Empire editorial: Juneau International Airport improvements long overdue

Posted: Sunday, October 21, 2001

The tragic events of Sept. 11 focused the nation's attention on air safety and security.

The sudden and total loss of air service for three days affected Juneau and Alaska in a very profound way since Alaska is in essence an island state deeply dependent upon aircraft to move mail, cargo and people.

Prior to Sept. 11, the Juneau International Airport had plenty of pressing needs and concerns to address. An environmental impact statement (EIS) for enhancements to safety, access and development was already under way.

The events of Sept. 11 have led to further unprecedented security measures. Airport management had to react very quickly to mandates issued by the Federal Aviation Administration. The barrage of directives and emergency amendments continues. Allan Heese and his staff have worked miracles small and large to quickly comply. The Juneau Airport was one of the first in the nation to come back on line and is now a safer and more secure place.

However, the safety, security and development questions addressed in the EIS must be carefully weighed. Juneau's airport now handles an extraordinary volume of traffic. Annual enplanements now number approximately 400,000, placing the per capita air use at 10 times the national average or a volume typical of a city of 250,000 people. The demand over the next 20 years is expected to grow significantly.

Juneau's is the largest airport in the state to operate without state funding. Aside from financial support from the city and revenues derived from passenger facility charges, leases, usage fees and concessions, the airport survives on funding from the FAA. In order to preserve this funding the airport must operate in strict compliance with FAA mandates.

The EIS was initiated because of pressing needs. The Airport Master Plan outlines a number of projects dealing with safety, security, growth and development, including expansion of the runway safety area, development of lands for aviation use, installation of an approach lighting system for improved poor weather access, and wildlife management.

Development of unused airport space is critically needed to meet the pent-up demand for leased space and to generate revenues needed to help fund $30 million to $50 million in capital improvements. Again, a number of the capital projects on the list are mandated by the FAA.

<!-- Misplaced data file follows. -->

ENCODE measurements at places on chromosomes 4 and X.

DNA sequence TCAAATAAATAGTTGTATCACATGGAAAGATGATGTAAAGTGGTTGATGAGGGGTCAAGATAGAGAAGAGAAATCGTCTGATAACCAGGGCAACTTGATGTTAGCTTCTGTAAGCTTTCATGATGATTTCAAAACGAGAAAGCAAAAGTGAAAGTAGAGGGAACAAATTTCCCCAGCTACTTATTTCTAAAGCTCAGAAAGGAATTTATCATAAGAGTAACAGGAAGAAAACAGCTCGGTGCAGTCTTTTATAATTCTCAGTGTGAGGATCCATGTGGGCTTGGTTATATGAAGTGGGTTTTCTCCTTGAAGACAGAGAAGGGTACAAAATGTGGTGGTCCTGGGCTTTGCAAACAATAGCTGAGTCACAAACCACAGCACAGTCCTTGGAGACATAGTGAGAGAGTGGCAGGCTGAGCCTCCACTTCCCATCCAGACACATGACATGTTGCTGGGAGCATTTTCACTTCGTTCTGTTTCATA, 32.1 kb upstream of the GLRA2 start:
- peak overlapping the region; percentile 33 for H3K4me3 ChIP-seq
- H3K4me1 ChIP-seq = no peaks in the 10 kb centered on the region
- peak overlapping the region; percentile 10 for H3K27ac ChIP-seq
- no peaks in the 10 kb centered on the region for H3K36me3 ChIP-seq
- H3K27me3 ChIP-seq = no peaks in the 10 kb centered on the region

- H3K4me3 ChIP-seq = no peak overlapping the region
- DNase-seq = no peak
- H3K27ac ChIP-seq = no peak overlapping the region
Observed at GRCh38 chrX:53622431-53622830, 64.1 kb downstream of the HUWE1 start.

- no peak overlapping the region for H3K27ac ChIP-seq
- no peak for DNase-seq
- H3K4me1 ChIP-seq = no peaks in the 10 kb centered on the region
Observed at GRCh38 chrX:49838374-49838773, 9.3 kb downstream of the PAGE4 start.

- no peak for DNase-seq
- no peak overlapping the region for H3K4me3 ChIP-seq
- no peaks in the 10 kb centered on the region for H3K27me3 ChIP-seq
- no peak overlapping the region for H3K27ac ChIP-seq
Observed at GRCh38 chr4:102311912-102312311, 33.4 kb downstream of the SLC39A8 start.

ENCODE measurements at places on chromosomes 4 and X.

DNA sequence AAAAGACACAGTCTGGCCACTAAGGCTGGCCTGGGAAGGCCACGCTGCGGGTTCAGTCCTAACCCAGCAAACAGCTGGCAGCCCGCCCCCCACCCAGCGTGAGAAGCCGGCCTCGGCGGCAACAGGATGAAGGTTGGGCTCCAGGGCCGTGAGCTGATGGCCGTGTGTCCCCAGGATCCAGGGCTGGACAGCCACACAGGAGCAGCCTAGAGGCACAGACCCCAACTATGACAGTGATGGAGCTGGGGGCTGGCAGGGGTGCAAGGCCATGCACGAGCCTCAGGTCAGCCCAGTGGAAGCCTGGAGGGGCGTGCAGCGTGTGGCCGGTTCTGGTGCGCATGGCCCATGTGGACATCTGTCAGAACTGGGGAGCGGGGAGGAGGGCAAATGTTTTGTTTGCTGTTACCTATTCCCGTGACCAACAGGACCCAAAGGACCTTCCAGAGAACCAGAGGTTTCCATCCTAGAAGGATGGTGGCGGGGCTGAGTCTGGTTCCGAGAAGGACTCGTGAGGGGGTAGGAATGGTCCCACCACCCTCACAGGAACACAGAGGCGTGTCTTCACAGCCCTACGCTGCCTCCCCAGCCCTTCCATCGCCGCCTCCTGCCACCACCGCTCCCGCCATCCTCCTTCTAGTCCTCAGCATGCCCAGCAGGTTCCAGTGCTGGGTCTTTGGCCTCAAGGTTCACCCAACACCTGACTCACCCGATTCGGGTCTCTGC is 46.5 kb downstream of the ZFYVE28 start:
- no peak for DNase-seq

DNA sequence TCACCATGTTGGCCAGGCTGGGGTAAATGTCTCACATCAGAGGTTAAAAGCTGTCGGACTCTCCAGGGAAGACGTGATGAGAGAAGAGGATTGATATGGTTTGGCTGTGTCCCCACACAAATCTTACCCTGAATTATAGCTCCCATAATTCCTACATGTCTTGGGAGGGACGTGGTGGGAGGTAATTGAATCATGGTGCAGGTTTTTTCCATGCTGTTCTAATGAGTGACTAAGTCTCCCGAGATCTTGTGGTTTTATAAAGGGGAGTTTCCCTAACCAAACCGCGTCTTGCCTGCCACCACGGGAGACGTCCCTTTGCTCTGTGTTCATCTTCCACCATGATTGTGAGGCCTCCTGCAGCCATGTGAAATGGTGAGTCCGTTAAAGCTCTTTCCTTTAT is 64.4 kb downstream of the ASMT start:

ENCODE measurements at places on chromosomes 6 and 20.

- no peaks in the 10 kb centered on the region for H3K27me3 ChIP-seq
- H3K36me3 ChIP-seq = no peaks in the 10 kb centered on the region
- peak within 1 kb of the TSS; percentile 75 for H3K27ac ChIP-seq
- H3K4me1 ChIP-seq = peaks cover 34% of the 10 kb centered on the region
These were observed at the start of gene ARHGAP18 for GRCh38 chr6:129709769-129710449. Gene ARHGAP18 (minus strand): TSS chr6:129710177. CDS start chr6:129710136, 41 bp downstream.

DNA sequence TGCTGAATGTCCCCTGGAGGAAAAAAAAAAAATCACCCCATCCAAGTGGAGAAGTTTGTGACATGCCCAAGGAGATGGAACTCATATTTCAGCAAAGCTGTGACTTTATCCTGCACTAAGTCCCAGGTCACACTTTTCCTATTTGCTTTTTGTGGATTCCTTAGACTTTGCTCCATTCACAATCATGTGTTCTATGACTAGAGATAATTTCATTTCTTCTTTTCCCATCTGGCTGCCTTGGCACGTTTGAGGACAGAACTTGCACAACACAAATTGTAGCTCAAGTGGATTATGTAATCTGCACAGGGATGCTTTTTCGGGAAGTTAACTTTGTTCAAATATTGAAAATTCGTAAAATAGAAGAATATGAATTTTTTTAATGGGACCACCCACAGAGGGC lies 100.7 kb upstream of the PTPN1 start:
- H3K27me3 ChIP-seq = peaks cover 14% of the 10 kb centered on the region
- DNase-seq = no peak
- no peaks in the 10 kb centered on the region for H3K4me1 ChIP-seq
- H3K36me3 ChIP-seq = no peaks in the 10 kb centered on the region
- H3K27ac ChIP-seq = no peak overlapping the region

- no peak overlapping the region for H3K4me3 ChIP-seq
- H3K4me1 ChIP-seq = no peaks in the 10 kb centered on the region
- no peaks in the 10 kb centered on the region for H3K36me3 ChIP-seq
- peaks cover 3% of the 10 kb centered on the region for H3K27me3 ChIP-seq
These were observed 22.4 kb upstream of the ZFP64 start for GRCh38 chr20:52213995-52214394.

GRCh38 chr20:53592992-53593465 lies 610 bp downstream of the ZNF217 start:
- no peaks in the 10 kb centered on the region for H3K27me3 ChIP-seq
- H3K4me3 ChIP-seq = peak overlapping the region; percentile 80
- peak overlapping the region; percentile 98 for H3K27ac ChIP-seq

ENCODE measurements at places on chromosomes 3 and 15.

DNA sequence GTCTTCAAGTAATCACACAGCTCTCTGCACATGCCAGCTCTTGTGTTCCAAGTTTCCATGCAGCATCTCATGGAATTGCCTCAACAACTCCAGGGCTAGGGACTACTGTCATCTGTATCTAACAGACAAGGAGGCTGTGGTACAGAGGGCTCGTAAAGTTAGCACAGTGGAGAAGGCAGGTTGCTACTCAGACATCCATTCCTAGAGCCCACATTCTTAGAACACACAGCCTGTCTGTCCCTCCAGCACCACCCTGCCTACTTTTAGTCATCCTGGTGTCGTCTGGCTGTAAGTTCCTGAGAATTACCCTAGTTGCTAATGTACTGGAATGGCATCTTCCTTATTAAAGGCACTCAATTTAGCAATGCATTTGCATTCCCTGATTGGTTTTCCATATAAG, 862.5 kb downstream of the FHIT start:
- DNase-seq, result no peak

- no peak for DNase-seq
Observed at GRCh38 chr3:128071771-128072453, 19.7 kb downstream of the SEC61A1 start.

It was determined long ago that the airport terminal should be enlarged significantly to handle the heavy passenger and cargo volume it now sees nearly every day. Added space is necessary to operate efficiently, and comfortably, and to accommodate an adequate level of security.

With cramped space, a leaking roof, and a third-world ambiance in the receiving area for international visitors, the state's capital city needs to devote serious attention to upgrade one of its most important assets.

Since Sept. 11, few would argue against the importance of safety and security. Our airport is one of only a few in the country with runways unprotected by fences. Last year two boaters from Canada simply walked from the channel and crossed the runway on their way to purchase beer at Fred Meyer.

The airport's tidal basin location exposes it to extraordinary risks from bird strikes. It is a simple fact that wetlands and airports make poor companions. In 1995, 24 people died at Anchorage's Elmendorf Air Force Base when a military plane crashed on takeoff after hitting a flock of geese.

For many years airport management has supported the use of its security road as a walking trail for local residents. The trail is without question one of the most heavily used in the area. The airport board and management are extremely sensitive to the importance of the dike trail and the wetlands in question. There is hope that a compromise can be achieved, but to do so will require open minds and creative solutions.

The conflict between safety and development versus public use and wetlands preservation presents the most challenging problem to solve. Determining the future of our airport is up to all of us. Get involved by learning all you can about the issues related to the airport. Participate in the public meetings and respond with your thoughts and comments. One thing is certain, change must come.

For now, additional safety and security work is on hold and millions of dollars in federal and local funds are tied up until the EIS is completed.

Address constructive written comments to Allan Heese, Airport Manager's Office, 1873 Shell Simmons Drive, Suite 200, Juneau, 99801. Be a part of Juneau airport's neighborhood watch system. Report anything suspicious to airport employees or by calling 789-9593.

Don Smith



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